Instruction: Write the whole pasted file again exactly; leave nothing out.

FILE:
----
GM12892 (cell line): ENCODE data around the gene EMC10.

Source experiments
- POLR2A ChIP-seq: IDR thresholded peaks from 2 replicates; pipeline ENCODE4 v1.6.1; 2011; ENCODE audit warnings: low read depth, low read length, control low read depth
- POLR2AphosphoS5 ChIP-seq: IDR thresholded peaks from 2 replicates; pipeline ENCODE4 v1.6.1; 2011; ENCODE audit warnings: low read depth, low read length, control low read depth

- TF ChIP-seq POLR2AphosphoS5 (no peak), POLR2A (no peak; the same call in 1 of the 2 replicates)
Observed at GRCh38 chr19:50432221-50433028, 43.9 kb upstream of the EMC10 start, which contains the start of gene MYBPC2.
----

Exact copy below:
GM12892 (cell line): ENCODE data around the gene EMC10.

Source experiments
- POLR2A ChIP-seq: IDR thresholded peaks from 2 replicates; pipeline ENCODE4 v1.6.1; 2011; ENCODE audit warnings: low read depth, low read length, control low read depth
- POLR2AphosphoS5 ChIP-seq: IDR thresholded peaks from 2 replicates; pipeline ENCODE4 v1.6.1; 2011; ENCODE audit warnings: low read depth, low read length, control low read depth

- TF ChIP-seq POLR2AphosphoS5 (no peak), POLR2A (no peak; the same call in 1 of the 2 replicates)
Observed at GRCh38 chr19:50432221-50433028, 43.9 kb upstream of the EMC10 start, which contains the start of gene MYBPC2.